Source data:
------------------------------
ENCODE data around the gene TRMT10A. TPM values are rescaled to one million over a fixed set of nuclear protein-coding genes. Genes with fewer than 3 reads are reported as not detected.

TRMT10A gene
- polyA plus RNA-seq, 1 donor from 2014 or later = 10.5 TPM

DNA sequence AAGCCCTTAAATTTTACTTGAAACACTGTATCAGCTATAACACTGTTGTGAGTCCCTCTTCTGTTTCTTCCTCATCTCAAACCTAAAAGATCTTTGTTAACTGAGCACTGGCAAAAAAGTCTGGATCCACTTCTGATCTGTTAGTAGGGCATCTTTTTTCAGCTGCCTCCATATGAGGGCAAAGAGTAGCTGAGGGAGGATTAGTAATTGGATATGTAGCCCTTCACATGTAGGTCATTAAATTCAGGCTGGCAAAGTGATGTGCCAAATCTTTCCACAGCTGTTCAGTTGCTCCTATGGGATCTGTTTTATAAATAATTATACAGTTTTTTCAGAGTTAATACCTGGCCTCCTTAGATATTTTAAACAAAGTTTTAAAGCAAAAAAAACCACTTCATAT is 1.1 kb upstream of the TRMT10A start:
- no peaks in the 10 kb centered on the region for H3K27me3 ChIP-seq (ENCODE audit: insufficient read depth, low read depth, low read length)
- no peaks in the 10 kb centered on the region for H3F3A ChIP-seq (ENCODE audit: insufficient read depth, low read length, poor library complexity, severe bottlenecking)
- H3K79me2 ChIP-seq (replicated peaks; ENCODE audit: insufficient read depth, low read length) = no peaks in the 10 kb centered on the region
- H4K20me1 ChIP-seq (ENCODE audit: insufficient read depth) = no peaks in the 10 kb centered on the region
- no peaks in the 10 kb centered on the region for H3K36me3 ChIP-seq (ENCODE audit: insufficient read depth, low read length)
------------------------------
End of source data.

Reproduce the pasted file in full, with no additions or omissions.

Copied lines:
ENCODE data around the gene TRMT10A. TPM values are rescaled to one million over a fixed set of nuclear protein-coding genes. Genes with fewer than 3 reads are reported as not detected.

TRMT10A gene
- polyA plus RNA-seq, 1 donor from 2014 or later = 10.5 TPM

DNA sequence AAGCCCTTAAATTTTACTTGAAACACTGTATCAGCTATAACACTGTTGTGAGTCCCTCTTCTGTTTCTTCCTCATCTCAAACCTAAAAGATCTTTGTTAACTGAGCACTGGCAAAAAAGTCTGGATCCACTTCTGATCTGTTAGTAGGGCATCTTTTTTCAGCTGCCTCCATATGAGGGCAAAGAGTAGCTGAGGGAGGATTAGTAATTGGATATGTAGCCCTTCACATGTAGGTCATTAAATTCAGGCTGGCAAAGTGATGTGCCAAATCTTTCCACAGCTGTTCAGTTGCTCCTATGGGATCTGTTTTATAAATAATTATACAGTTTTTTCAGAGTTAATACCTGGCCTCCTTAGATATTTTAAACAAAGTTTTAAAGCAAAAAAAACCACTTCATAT is 1.1 kb upstream of the TRMT10A start:
- no peaks in the 10 kb centered on the region for H3K27me3 ChIP-seq (ENCODE audit: insufficient read depth, low read depth, low read length)
- no peaks in the 10 kb centered on the region for H3F3A ChIP-seq (ENCODE audit: insufficient read depth, low read length, poor library complexity, severe bottlenecking)
- H3K79me2 ChIP-seq (replicated peaks; ENCODE audit: insufficient read depth, low read length) = no peaks in the 10 kb centered on the region
- H4K20me1 ChIP-seq (ENCODE audit: insufficient read depth) = no peaks in the 10 kb centered on the region
- no peaks in the 10 kb centered on the region for H3K36me3 ChIP-seq (ENCODE audit: insufficient read depth, low read length)